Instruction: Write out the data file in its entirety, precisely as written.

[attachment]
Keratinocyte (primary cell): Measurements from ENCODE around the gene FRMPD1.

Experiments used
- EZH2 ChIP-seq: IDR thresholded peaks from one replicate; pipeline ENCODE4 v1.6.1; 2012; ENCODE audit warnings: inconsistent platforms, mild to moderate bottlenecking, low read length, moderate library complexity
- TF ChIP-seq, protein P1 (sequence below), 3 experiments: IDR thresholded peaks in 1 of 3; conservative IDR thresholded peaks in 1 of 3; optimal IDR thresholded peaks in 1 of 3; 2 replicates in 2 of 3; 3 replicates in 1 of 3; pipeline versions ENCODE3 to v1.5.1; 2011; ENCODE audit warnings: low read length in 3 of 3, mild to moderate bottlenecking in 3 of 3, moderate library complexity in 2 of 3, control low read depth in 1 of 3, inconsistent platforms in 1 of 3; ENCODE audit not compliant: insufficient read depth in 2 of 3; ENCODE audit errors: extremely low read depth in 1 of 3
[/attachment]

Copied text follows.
Keratinocyte (primary cell): Measurements from ENCODE around the gene FRMPD1.

Experiments used
- EZH2 ChIP-seq: IDR thresholded peaks from one replicate; pipeline ENCODE4 v1.6.1; 2012; ENCODE audit warnings: inconsistent platforms, mild to moderate bottlenecking, low read length, moderate library complexity
- TF ChIP-seq, protein P1 (sequence below), 3 experiments: IDR thresholded peaks in 1 of 3; conservative IDR thresholded peaks in 1 of 3; optimal IDR thresholded peaks in 1 of 3; 2 replicates in 2 of 3; 3 replicates in 1 of 3; pipeline versions ENCODE3 to v1.5.1; 2011; ENCODE audit warnings: low read length in 3 of 3, mild to moderate bottlenecking in 3 of 3, moderate library complexity in 2 of 3, control low read depth in 1 of 3, inconsistent platforms in 1 of 3; ENCODE audit not compliant: insufficient read depth in 2 of 3; ENCODE audit errors: extremely low read depth in 1 of 3